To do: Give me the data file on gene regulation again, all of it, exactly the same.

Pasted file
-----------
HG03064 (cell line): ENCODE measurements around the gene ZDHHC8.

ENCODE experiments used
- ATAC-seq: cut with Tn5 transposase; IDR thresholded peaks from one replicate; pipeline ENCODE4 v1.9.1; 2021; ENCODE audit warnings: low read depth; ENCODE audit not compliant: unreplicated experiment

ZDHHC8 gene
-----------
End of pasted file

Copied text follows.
HG03064 (cell line): ENCODE measurements around the gene ZDHHC8.

ENCODE experiments used
- ATAC-seq: cut with Tn5 transposase; IDR thresholded peaks from one replicate; pipeline ENCODE4 v1.9.1; 2021; ENCODE audit warnings: low read depth; ENCODE audit not compliant: unreplicated experiment

ZDHHC8 gene